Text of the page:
The Chaucer Review: An Indexed Bibliography (Vols. 1-30)Return to the Subject List
Fredell, Joel. "Late Gothic Portraiture: The Prioress and Philippa." 23 (1989): 181-91.
Chaucer adds individualizing details to the traditional portrait materials in presenting portraits of each pilgrim in the Canterbury Tales. In presenting this mixture, Chaucer borrows from the medieval tradition of portrait sculpture which likewise included individualizing details. Characterization in the Nun's Priest's Tale shows that the old rhetorical criteria do not apply to what Chaucer wants to do. Furthermore, examining the funeral sculputure of Phillipa of Hainault reminds readers of Chaucer's verbal portrait of the Prioress. The Prioress seems to be trying to make herself a courtly lady as does Philllipa of Hainault.
Hardman, Phillipa. "The Book of the Duchess as a Memorial Monument." 28 (1994): 205-15.
Chaucer constructed the Book of the Duchess on the model of the elaborate tombs popular among the aristocracy in the Middle Ages. In poetry Chaucer could create an idealized image of Blanche of Lancaster, much the way a sculptor would make such an image for a tomb. The images of Seys and Alcyone that Chaucer creates also represent the "sorrow of death" (213).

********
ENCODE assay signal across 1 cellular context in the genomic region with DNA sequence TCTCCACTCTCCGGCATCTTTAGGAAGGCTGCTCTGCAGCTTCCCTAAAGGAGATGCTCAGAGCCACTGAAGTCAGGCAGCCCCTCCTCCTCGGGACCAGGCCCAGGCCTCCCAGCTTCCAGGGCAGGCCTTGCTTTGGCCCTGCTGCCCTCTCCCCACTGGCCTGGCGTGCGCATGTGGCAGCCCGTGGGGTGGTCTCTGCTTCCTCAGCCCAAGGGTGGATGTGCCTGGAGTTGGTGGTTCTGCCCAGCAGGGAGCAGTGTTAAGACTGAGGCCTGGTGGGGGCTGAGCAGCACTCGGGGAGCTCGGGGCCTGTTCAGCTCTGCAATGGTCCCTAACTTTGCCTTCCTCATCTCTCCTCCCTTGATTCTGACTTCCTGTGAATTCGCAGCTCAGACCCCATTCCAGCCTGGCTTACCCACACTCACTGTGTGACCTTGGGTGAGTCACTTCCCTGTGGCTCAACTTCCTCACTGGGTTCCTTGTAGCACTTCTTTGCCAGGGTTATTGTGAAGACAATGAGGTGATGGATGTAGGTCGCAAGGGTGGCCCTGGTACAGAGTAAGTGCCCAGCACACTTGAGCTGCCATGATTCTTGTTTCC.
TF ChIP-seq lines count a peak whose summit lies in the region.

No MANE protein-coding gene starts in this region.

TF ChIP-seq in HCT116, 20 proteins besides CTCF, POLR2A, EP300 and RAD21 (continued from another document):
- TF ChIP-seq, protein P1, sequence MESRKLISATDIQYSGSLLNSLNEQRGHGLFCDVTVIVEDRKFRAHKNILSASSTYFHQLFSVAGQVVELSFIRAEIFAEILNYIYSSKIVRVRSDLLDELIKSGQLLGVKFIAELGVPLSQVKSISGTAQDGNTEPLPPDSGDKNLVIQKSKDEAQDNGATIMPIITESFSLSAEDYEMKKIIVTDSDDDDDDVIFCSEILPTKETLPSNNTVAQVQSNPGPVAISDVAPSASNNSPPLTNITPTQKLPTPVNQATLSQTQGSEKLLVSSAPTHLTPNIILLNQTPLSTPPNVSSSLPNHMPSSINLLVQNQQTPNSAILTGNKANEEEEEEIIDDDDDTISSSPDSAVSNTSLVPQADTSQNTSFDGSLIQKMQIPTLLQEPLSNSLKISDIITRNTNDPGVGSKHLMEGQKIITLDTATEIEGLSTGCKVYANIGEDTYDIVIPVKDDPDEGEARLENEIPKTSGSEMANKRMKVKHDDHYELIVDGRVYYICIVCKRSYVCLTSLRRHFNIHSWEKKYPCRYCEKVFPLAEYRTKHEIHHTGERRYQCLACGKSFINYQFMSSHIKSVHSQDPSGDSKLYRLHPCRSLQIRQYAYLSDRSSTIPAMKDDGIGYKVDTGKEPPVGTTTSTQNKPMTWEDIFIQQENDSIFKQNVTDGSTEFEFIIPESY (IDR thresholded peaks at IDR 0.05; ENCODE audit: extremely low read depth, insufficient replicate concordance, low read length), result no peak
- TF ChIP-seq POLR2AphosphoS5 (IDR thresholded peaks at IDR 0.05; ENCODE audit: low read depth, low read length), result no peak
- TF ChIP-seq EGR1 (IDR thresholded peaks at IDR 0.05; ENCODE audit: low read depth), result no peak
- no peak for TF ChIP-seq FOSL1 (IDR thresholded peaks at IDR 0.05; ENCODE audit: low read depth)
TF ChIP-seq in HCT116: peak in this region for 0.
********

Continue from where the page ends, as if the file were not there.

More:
Jordan, Carmel. "Soviet Archeology and the Setting of the Squire's Tale." 22 (1987): 128-40.
Archaelogical research reveals that the city of Sarai, the setting for the Squire's Tale, was a center of international trade. Chaucer could have gained knowledge of Sarai from Genoese merchants who had strong trade ties to Sarai. Records indicate the exotic beauty of the city in art, sculpture, and architecture, and ruins also show that the Khans who lived in Sarai had a great interest in magic. In the Squire's Tale Chaucer skillfully combines setting with details in the tale.